You can see my Tablet PC Input Panel, (which floats around the screen, and docks, off-screen, on my command), and that I can write some pretty illegible text, using my stylus, and Vista picks it up and gives me the result in text. This is before I use the built in tool in Vista to train the system to my handwriting. Accurate recognition, right from the start. Pretty cool I think! If Vista doesn’t recognise the word, it provides you with its best effort, which, you can click on with stylus, and either select the correct word from a choice of close matches, or edit the word you entered to make sure it is correct. I mentioned earlier, that there is a tool in Vista, which is used to train the system to recognise your handwriting. Well, you don’t technically have to go through this training. After a certain time of using the Tablet PC Input Panel to write, Vista pops up a message asking if you would like it to learn-as-you-go, meaning that as you write, Vista will learn your style.
As you correct mistakes, it will learn your style. Sure, Tablet PC Input was in Windows XP, but there is no way it was as intuitive and accurate from the start. The other cool thing about the Tablet Input panel is that it is context sensitive, so, if I’m typing in a web page, like below, you can see that the Tablet PC Input Panel presents me with commonly used inputs for that situation, so things like http:// and .com.
The same applies in outlook, so, remember when you are typing an email address that you have previously used in the past? Well, when you begin to write in the email address boxes, using the Tablet PC Input Panel, above the panel appears the previous addresses, which change in real-time depending on the letters you are writing with the stylus.
Any box you can normally write text into - this applies to. You can see the little icon pop up, indicating that you can write with the stylus, into this box, and by clicking this icon, your Tablet PC Input Panel is there, ready to go.
Now the final cool thing that I love about the Tablet PC functionality in Vista, is the Pen Flicks, which make tasks like navigation, a doddle. I can use my pen to navigate websites, flicking up to move the page down, or flicking the pen down, to move the page up, or to the side, in order to go forward or back between web pages. The coolest thing about Pen Flicks, is that it is incredibly customisable. Check out the image below:
On that image, you can see, you can set the different directional flicks to different commands, so a diagonal down flick can result in a Save, Open, Delete or any one of the commands in the list! Once you get used to the settings you have created, tasks become a whole lot quicker.
It’s features like this that make using a Tablet PC so much easier and more efficient, and make me more productive on the move. This is just one of the key values of Vista; Enabling a Mobile Workforce, and Vista does this by the bucketload.
You can read more about the Tablet PC functionality in Windows Vista, by heading over to this Windows Vista Community Article.
Tune in soon, for my Number 9 (I’m a poet, but don’t know it.... ;-) )
(Click to Enlarge)
I found a great article over in the Business and Technology section of the Seattle Times which really highlights how Microsoft is helping to change lives with Windows Vista.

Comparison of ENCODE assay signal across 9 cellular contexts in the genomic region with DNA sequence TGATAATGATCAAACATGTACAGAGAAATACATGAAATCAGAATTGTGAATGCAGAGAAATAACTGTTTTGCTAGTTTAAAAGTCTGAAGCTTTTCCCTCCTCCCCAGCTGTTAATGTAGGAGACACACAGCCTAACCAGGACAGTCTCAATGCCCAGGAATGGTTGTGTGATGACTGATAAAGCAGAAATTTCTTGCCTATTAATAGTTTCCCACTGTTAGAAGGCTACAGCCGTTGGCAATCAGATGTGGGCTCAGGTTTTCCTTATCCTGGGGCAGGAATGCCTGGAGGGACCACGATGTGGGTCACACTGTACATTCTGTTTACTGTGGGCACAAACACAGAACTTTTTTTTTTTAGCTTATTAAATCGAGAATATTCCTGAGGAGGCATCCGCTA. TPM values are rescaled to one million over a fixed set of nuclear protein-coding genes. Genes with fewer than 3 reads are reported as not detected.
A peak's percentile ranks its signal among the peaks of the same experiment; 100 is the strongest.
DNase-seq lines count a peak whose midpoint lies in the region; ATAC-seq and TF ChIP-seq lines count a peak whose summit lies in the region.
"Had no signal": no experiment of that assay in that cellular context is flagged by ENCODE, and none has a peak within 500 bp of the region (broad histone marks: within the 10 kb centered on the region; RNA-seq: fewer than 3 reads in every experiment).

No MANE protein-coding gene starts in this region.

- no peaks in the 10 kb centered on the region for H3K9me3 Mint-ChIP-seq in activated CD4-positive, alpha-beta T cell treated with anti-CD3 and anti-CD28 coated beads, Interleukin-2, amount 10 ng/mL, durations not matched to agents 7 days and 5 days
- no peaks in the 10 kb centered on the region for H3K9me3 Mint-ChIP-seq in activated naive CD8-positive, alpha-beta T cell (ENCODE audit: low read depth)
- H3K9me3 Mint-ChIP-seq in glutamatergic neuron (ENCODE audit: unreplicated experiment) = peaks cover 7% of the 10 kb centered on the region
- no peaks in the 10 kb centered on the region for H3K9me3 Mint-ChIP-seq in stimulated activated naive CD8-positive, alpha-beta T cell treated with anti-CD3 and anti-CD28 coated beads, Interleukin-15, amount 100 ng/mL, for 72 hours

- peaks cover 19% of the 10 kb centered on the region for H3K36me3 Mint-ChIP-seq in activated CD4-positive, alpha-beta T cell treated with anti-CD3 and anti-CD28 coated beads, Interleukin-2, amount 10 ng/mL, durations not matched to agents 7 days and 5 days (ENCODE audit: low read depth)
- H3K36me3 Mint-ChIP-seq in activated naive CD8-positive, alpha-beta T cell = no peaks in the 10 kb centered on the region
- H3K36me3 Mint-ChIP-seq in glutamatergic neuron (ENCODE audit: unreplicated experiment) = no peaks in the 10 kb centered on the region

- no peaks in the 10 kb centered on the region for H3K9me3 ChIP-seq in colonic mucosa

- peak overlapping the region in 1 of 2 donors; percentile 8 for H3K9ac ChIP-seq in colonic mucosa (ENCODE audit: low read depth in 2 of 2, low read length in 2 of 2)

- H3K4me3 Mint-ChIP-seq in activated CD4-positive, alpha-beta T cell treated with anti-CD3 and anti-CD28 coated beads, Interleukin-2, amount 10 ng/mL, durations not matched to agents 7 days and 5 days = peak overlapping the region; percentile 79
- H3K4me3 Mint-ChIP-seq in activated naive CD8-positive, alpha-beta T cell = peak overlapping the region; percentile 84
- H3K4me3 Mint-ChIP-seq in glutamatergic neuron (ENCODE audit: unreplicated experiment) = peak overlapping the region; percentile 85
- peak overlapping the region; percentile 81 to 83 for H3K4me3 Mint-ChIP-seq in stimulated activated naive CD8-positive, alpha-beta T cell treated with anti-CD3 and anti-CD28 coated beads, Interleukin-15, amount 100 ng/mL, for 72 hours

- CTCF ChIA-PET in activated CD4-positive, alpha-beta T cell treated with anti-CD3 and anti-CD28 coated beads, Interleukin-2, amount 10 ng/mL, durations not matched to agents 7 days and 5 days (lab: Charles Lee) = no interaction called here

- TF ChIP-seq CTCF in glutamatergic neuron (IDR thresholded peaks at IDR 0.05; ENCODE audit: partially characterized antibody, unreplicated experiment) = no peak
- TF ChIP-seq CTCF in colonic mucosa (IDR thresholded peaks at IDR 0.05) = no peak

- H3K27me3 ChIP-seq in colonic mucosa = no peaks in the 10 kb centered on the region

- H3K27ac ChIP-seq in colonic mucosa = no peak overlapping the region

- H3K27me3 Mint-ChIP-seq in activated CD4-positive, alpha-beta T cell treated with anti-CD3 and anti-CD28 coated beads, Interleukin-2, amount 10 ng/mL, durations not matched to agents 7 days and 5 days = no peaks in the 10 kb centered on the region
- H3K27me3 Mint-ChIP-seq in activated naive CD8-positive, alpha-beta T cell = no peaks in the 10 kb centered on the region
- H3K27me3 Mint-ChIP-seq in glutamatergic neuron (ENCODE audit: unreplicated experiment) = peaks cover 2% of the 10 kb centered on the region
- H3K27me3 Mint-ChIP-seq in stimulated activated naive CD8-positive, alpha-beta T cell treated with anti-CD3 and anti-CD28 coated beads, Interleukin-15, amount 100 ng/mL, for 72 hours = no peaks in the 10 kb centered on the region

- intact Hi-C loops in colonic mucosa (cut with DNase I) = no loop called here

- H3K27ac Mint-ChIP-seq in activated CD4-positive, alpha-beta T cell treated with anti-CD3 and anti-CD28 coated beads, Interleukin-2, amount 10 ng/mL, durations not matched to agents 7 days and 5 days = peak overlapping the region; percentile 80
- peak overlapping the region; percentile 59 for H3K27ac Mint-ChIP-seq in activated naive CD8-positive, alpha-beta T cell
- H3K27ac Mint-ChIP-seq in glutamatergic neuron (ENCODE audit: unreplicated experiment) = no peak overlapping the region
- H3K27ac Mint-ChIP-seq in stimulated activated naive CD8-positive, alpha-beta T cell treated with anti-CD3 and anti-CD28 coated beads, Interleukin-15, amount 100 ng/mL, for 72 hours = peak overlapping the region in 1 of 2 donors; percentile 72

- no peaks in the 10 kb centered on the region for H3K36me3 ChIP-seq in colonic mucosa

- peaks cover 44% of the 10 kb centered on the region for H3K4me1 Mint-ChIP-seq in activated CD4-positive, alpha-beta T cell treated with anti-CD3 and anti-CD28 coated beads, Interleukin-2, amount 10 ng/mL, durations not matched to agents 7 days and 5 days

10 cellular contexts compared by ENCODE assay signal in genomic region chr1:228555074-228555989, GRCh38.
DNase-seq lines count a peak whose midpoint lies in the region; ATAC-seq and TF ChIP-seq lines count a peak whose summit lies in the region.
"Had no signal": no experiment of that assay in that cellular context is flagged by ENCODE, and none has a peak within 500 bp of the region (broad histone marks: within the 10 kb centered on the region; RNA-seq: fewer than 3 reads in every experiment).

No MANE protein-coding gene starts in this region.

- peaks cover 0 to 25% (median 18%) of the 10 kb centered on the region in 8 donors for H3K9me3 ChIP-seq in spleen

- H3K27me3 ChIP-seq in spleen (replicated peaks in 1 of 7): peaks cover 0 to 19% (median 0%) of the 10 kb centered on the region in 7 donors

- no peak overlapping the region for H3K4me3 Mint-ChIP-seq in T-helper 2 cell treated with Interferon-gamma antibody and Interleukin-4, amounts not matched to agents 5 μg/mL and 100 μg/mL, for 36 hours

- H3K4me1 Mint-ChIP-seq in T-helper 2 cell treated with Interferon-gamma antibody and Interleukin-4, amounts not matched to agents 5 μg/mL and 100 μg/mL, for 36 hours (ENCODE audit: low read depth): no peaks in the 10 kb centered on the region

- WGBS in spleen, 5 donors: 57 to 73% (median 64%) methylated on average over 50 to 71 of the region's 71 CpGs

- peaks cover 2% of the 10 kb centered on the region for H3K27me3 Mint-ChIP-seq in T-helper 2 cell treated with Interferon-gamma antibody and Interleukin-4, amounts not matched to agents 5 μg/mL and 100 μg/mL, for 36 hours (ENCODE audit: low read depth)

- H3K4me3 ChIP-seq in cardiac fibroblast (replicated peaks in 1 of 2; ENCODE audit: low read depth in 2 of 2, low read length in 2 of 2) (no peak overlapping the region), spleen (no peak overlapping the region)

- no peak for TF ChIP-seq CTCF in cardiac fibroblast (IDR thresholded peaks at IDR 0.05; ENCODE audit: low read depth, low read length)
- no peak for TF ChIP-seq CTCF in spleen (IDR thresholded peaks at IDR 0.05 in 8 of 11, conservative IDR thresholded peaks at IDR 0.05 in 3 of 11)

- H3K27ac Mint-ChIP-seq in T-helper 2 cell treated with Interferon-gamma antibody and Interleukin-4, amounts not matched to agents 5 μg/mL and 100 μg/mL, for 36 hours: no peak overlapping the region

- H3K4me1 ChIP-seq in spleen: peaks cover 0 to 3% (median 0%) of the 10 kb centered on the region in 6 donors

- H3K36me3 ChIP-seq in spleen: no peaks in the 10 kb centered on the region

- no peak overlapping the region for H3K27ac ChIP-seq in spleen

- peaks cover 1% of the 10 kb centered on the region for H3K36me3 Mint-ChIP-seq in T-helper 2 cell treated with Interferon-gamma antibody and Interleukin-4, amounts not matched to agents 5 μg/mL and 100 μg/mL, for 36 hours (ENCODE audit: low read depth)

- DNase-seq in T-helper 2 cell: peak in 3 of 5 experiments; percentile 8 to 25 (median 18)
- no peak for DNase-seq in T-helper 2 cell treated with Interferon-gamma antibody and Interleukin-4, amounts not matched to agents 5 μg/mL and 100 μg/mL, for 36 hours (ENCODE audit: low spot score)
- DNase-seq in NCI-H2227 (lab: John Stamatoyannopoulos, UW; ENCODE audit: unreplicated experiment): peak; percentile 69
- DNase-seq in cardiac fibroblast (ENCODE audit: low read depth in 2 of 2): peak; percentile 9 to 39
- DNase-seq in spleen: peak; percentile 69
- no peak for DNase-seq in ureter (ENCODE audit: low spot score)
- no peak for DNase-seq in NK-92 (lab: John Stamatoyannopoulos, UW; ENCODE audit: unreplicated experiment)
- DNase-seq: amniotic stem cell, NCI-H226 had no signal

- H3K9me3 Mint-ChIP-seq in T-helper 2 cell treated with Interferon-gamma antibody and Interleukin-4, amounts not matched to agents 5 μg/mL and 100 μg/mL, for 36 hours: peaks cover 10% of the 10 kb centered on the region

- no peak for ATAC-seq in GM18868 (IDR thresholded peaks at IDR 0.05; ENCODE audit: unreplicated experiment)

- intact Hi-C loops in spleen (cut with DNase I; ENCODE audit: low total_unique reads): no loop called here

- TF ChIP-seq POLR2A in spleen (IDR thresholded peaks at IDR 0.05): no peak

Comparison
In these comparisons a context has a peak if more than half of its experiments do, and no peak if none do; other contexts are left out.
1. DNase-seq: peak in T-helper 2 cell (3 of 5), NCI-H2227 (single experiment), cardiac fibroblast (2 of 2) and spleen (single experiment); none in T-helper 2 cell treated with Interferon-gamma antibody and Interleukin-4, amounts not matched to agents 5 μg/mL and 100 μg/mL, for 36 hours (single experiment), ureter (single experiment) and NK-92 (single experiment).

The article is about a girl, Logan Olsen, who at 16 years old, suffered a brain injury which made tasks such as tying her shoes a challenge.
"Olson is on the computer constantly, typing out ideas, researching seasonal fashions and corresponding with writers and advertisers to assemble the upcoming premiere issue of a lifestyle magazine for young women with disabilities. But the loss of fine-motor skills means her fingers can't keep pace with her mind"
However, with the release of Windows Vista, and in particular, the Speech Recognition software included within Vista, Microsoft have made great strides in assisting people with disabilities. The article goes on to say that, on a recent visit to Microsoft, the now 21 year old Logan, had the chance to test the Speech Recognition software, and after only a brief setup, the system was recognising her words despite her speech impairment. The Speech Recognition is just one of dozens of features in Vista to make it easier for people with disabilities.
"Some 57 percent of U.S. computer users between 18 and 64 were likely or very likely to benefit from the use of accessible technology, according to a 2003 Forrester Research study commissioned by Microsoft"
In Windows XP, "Accessibility Options" are found under a green wheelchair icon in the computer's Control Panel which kept many who don't consider themselves disabled from finding things that could make their system easier and more comfortable to use however in Vista, the images are found in an "Ease of Access" center (See image at top), which uses everyday terminology to make things easier for the users to configures their settings for their machine and the explicit wheelchair icon has been replaced with stylized arrows and dashes, still in the basic shape of a wheelchair.
You can find out more about the accessibility in Windows Vista, by visiting this Microsoft webpage, or you can read the full Seattle Times article.
***** Update *****
There is also a brilliant post by James, entitled "I want my desktop to look beautiful, even if I can't see it" in which James conducts an excellent interview with a colleague of our's here at Microsoft UK; Saqib Shaikh, a developer in Microsoft Consulting Services. One of his main passions is accessibility for computers, because he's blind. Recently he's been working on some Windows Workflow Foundation projects which sound pretty cool. Make sure you take a look at the post, I know you will find it interesting. Nice one James. :-)